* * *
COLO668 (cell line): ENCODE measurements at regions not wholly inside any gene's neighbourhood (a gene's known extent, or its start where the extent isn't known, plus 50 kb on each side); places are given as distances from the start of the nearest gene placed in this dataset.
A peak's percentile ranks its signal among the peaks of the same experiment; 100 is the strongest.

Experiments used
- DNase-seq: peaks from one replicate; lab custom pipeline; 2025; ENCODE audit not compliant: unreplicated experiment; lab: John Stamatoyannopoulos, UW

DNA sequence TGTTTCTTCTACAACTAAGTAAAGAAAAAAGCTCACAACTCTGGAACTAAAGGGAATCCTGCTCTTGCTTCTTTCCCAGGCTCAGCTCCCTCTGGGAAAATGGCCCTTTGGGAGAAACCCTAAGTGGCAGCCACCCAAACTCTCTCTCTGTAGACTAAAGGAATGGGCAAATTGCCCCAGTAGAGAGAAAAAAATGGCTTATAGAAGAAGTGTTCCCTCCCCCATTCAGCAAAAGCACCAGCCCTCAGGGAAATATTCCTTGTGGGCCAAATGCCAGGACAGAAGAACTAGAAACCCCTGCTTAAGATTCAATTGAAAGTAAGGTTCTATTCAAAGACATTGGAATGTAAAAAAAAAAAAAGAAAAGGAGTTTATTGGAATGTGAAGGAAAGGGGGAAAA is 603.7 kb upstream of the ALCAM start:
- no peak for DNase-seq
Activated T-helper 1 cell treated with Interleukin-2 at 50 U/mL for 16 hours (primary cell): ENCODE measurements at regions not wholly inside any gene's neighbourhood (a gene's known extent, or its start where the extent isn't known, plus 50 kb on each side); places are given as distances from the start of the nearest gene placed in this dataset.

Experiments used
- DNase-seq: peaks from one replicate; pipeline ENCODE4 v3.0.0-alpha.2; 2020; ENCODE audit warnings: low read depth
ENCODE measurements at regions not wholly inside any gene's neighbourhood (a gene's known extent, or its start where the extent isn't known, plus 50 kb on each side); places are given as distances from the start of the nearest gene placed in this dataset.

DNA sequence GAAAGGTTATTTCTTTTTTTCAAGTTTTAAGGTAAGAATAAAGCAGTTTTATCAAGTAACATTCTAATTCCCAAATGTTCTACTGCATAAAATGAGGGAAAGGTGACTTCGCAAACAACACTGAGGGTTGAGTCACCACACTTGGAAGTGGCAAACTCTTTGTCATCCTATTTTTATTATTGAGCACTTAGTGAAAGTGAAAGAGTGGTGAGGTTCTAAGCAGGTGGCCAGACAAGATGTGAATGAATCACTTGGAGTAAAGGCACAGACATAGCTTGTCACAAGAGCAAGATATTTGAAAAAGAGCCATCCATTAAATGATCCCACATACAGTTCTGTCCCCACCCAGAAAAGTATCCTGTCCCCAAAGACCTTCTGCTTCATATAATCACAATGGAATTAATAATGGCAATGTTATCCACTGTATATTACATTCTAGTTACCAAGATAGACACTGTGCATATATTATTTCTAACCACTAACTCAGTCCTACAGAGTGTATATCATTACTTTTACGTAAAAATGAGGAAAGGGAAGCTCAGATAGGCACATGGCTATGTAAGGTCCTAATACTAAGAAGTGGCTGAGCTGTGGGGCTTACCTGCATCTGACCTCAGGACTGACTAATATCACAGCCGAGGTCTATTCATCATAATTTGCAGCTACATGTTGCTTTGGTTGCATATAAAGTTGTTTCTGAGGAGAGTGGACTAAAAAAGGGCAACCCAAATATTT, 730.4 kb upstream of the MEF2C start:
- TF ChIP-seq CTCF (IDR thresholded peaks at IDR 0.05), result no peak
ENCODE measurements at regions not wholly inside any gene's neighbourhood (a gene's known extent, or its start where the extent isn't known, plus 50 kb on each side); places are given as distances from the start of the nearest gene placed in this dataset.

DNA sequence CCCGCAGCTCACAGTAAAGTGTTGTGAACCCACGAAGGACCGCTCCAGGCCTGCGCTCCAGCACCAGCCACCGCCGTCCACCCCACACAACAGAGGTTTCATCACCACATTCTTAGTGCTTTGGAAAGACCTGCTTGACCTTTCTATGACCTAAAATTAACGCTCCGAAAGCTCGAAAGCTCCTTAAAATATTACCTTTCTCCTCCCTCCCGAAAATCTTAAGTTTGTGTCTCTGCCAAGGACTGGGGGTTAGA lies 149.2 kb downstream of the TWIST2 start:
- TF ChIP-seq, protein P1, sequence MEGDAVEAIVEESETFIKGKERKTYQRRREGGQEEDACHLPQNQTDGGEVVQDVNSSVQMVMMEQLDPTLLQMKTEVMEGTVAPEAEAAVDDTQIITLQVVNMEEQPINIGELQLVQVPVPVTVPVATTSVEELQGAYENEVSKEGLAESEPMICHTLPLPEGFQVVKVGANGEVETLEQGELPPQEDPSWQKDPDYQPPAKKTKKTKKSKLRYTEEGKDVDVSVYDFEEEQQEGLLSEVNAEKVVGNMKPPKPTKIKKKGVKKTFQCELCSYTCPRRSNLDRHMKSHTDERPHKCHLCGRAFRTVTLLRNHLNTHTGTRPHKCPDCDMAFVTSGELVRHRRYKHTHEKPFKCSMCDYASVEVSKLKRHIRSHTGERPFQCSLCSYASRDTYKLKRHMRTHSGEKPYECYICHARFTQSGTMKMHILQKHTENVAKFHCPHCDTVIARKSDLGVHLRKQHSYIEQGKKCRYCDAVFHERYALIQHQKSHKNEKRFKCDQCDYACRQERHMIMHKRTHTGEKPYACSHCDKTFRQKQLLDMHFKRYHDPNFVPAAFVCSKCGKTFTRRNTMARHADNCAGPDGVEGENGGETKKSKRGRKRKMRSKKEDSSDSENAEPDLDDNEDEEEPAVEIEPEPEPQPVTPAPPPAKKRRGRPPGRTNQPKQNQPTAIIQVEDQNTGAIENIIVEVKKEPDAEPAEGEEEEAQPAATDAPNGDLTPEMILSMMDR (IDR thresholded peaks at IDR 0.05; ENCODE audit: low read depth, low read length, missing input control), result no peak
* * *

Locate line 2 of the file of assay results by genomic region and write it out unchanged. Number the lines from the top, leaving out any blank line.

A peak's percentile ranks its signal among the peaks of the same experiment; 100 is the strongest.